Communications associate professor George Padgett and assistant professors Naeemah Clark and Julie Lellis presented at the Diversity in Organizations, Communities and Nations Conference June 11-13 in Vancouver.
The three discussed the disparities in diverse content among three media industries, arguing that content is influenced by issues with hiring and retaining diverse employees. Padgett focused on information media, Clark spoke about entertainment media, and Lellis covered persuasive media.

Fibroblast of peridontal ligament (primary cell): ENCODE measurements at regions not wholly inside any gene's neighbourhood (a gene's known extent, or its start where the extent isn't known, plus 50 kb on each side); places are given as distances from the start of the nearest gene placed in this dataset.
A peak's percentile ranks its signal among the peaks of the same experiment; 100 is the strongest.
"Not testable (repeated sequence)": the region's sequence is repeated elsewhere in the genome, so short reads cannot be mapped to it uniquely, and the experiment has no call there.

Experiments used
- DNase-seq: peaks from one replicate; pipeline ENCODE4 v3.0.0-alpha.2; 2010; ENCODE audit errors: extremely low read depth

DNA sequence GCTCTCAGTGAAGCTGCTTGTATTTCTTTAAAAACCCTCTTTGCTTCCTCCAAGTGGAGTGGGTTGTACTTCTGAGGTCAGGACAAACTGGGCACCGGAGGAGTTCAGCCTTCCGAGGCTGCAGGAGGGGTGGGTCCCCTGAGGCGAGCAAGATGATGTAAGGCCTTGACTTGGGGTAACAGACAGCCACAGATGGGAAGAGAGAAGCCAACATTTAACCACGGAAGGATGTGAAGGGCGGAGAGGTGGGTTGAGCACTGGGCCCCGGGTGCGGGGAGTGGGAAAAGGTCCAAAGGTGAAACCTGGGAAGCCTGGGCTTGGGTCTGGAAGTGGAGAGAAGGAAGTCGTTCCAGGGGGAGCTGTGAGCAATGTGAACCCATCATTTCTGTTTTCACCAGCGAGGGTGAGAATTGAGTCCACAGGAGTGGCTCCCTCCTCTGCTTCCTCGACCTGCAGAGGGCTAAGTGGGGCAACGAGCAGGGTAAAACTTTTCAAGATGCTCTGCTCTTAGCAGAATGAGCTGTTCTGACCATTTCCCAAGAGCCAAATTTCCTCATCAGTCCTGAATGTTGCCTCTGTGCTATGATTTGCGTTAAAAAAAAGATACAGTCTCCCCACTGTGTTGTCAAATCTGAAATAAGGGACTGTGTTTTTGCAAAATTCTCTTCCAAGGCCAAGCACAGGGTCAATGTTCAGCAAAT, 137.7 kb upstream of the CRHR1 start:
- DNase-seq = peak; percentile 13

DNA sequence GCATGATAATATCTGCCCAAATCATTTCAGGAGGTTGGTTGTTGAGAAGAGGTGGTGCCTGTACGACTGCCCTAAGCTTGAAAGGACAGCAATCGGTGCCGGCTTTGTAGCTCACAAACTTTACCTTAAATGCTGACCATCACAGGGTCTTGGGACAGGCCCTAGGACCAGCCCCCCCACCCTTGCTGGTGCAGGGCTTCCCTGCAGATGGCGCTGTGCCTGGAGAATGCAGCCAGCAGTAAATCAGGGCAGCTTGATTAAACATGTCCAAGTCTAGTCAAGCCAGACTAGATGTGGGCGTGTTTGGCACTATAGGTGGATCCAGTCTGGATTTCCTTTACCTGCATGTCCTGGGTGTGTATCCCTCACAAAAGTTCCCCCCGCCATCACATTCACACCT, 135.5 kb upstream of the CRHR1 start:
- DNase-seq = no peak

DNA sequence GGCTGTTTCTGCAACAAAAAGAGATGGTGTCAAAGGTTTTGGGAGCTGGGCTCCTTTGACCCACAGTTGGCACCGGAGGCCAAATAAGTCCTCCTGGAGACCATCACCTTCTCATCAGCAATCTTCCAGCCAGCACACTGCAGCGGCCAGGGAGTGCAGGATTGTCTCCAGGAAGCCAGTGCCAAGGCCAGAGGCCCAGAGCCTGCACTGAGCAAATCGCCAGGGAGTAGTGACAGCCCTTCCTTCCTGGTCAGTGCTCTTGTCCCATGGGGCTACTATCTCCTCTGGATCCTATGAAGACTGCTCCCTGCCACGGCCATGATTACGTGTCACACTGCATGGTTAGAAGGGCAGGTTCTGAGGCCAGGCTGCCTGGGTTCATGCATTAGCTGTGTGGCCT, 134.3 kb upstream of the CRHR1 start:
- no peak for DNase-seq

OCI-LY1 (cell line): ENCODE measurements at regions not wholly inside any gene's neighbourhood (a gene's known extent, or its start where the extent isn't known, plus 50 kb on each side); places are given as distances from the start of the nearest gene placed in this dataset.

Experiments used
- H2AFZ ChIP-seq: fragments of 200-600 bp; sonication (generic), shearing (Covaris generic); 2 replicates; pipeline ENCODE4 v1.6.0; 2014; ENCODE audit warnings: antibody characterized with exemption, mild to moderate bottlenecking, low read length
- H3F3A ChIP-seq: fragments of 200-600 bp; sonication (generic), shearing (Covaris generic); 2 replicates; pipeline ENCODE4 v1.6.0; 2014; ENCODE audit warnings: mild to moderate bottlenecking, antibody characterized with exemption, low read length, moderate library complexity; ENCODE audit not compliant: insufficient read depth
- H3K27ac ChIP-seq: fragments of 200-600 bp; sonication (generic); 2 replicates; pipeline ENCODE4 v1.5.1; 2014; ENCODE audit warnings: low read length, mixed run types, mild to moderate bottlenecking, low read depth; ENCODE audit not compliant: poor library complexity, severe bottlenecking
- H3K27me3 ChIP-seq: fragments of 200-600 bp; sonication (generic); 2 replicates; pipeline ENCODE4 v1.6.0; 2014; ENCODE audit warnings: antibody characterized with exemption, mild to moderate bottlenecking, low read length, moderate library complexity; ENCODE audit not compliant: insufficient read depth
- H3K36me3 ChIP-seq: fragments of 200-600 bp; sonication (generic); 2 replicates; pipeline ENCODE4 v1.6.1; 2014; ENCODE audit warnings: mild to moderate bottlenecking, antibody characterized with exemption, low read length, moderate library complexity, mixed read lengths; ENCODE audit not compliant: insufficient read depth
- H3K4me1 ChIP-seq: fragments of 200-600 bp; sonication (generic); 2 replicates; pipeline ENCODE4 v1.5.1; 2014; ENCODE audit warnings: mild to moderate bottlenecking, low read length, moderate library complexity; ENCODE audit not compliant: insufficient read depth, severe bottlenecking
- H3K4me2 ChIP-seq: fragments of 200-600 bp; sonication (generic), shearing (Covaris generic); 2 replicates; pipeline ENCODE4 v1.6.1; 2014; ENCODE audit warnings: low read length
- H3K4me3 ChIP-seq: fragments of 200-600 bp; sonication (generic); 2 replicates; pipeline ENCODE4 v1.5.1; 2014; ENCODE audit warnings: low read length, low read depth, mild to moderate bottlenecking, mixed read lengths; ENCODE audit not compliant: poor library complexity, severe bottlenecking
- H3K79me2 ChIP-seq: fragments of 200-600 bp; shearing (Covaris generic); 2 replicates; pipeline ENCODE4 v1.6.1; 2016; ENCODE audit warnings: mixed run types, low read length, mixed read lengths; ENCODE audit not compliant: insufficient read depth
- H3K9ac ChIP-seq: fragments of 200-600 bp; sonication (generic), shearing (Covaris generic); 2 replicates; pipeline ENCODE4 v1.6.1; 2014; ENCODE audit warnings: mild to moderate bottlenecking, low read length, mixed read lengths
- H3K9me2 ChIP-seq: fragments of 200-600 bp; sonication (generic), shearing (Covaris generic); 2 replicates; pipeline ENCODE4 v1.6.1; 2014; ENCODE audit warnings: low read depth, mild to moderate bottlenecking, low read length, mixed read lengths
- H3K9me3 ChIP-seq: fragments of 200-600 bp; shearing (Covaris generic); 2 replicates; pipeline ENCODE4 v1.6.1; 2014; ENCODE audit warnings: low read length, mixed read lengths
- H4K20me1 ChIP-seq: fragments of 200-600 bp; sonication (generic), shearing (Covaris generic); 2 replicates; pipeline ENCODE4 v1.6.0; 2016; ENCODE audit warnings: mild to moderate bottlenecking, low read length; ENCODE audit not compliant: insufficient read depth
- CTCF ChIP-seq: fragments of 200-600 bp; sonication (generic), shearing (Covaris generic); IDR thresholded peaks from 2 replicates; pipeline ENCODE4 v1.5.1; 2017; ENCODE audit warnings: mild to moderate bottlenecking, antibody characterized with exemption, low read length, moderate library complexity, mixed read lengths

The panel’s abstract read: “Guided by the premise that media diversity is an issue of ethics (it’s the right thing to do), the proposed panel will engage the audience in a discussion of contemporary diversity related ethical issues in mediated communications. Panelists will discuss the current state of inclusion in a variety of media including arts and entertainment content in television, movies and print; employment trends in print and broadcast newsrooms; and persuasive media messaging in advertising and strategic campaigns. Countering the illusion of a 21st century America where “isms” no longer exist, the panel will discuss media’s failure to meet long established goals of parity, and options for creating a more inclusive media environment characterized by cultural multiplicity, producing content more suited to a growing pluralistic society. While we believe in the value of communitarianism or community discourse as a primary tool in accomplishing social harmony, we recognize the importance of individualism and its contribution to the goals of inclusivity. The panel also will look at the rapid growth of media technology and the influence of social media in advancing the interest of individualism over communalism, and its impact on goals of a more cosmopolitan citizenry.”